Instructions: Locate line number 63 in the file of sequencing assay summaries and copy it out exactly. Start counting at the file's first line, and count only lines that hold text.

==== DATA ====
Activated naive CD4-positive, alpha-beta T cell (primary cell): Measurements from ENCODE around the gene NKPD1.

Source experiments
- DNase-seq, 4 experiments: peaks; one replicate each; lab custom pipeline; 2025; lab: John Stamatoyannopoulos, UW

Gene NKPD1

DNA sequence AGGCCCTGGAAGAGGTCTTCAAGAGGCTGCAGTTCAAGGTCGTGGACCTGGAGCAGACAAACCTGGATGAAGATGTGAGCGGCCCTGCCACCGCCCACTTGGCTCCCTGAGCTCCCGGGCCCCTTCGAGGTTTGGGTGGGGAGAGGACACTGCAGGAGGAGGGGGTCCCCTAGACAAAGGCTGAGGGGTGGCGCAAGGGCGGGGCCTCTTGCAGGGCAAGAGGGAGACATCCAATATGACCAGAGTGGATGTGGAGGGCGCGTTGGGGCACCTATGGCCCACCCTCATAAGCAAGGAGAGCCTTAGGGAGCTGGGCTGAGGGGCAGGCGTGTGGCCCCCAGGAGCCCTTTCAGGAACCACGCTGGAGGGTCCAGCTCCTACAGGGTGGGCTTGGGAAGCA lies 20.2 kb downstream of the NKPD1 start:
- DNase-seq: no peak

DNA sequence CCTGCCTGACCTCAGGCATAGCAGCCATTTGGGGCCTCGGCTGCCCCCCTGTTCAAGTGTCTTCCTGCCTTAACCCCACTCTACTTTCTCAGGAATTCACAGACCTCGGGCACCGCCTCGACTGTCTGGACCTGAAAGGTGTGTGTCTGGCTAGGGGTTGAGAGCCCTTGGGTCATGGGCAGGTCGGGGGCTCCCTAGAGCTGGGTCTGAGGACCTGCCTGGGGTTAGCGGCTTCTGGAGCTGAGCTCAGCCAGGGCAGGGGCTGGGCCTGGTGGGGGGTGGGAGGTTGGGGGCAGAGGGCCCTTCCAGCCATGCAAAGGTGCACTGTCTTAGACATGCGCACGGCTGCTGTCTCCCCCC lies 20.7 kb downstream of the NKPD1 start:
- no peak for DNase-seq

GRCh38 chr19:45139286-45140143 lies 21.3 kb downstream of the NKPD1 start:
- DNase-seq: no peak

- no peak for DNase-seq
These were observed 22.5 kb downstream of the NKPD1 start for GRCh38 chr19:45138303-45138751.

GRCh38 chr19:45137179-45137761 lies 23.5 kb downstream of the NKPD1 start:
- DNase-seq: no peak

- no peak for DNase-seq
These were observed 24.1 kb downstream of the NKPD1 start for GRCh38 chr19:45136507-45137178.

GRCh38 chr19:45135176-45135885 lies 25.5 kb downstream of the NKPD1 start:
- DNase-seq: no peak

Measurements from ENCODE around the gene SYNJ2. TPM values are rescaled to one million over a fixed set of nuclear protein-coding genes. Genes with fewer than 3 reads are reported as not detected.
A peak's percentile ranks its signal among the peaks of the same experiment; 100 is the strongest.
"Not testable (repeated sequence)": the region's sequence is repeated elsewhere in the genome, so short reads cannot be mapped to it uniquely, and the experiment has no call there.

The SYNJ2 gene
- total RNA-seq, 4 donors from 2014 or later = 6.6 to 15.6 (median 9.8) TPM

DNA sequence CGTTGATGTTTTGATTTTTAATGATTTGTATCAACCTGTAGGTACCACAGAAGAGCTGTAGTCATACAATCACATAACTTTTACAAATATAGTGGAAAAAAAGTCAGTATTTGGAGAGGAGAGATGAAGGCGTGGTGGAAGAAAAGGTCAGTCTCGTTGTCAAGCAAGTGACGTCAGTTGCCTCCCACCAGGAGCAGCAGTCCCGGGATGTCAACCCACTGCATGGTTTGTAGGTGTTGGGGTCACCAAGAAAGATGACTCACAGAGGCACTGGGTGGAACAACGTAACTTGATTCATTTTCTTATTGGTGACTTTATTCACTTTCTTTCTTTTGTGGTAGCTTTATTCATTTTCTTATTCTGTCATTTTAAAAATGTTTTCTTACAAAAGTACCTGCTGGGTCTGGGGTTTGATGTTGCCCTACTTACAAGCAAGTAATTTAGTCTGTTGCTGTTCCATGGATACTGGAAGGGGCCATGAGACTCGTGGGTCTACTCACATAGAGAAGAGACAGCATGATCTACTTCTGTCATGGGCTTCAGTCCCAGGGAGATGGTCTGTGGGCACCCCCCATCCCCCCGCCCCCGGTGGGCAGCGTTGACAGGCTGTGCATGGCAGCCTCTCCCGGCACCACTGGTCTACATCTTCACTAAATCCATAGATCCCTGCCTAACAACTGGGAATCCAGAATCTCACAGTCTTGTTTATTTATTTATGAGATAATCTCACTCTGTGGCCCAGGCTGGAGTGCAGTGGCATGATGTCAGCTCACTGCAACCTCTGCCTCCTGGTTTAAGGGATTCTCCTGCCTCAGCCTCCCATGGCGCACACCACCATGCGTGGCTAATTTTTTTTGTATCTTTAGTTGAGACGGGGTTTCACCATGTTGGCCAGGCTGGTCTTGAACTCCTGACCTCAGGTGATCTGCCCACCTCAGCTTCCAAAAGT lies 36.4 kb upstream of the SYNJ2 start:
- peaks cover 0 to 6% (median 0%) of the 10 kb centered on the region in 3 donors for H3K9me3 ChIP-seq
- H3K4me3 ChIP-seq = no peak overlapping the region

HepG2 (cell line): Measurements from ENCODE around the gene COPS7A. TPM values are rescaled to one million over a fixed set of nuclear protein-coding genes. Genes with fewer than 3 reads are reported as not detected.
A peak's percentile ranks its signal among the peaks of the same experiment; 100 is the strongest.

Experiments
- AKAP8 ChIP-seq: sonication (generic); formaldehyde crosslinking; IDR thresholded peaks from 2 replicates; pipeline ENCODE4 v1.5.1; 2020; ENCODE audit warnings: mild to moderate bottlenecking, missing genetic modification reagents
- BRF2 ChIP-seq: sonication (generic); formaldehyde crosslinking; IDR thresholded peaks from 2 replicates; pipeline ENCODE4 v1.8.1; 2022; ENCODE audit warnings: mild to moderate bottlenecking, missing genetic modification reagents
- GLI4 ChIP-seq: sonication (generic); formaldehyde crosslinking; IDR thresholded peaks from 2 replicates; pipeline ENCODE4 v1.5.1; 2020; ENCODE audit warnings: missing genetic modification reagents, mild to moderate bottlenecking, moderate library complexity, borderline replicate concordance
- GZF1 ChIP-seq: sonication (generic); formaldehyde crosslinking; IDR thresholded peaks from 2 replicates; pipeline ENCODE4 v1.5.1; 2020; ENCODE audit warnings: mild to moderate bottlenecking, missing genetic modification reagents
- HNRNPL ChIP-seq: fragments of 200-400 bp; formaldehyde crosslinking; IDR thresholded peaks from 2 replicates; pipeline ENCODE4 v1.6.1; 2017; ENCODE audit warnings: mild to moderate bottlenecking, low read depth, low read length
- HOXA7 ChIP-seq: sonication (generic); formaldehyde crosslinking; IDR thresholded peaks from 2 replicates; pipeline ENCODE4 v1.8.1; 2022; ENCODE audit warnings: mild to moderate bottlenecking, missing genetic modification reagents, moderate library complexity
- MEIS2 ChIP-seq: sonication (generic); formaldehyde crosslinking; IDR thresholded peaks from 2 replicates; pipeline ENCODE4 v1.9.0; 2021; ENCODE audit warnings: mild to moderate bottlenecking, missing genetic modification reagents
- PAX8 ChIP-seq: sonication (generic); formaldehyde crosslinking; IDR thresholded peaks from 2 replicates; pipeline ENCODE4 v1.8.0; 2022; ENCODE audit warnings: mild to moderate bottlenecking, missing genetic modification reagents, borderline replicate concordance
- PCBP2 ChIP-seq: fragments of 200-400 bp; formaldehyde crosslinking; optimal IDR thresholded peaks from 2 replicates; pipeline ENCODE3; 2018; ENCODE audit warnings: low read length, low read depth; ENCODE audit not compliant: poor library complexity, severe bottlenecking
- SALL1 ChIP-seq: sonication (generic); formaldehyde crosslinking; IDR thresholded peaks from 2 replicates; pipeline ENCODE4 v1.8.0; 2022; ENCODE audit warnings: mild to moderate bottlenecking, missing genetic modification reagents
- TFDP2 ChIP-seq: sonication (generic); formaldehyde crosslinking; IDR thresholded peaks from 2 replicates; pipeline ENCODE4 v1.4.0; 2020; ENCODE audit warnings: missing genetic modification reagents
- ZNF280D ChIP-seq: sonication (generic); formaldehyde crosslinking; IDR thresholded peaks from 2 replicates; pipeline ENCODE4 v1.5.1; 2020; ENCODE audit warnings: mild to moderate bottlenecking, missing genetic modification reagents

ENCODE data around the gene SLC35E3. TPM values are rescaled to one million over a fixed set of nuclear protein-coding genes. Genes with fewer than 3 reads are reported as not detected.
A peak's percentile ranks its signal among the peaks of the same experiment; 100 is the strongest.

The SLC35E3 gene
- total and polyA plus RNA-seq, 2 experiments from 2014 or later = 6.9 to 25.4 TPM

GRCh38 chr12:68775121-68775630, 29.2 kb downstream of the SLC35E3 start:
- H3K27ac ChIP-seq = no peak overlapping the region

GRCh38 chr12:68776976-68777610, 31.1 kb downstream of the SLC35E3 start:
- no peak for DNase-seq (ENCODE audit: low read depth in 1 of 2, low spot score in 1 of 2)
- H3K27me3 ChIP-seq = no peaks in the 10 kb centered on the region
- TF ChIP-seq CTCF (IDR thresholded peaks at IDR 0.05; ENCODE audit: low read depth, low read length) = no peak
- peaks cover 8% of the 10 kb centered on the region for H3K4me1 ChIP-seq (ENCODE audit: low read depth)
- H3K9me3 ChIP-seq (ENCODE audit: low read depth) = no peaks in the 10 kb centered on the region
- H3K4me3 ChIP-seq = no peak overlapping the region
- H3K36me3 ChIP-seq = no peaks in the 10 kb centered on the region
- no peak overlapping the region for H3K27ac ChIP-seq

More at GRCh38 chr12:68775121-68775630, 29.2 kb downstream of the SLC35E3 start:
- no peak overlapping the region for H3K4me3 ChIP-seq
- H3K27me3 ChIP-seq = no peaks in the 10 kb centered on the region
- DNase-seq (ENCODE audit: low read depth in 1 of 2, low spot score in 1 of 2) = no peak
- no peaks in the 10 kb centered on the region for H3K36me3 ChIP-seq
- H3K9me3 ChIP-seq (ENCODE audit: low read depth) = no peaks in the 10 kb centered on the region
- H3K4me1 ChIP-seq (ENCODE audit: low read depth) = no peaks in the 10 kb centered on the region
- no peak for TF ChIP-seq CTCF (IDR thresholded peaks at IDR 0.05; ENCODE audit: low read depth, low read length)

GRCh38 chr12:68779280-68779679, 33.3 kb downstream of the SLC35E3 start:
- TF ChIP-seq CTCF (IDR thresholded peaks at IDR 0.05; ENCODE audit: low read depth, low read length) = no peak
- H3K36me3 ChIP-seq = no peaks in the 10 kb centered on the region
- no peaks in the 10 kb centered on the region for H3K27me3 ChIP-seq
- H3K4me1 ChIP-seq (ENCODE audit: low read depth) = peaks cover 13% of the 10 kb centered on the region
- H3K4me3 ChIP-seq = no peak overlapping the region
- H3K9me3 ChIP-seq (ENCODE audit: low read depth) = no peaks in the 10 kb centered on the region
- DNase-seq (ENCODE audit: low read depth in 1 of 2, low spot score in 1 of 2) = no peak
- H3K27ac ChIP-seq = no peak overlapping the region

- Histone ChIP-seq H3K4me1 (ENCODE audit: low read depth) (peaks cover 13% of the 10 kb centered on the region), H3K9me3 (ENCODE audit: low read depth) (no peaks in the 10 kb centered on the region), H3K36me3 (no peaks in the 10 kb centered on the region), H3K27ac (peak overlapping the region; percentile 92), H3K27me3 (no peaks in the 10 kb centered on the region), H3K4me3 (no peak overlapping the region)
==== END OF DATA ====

- H3K4me1 ChIP-seq (ENCODE audit: low read depth) = no peaks in the 10 kb centered on the region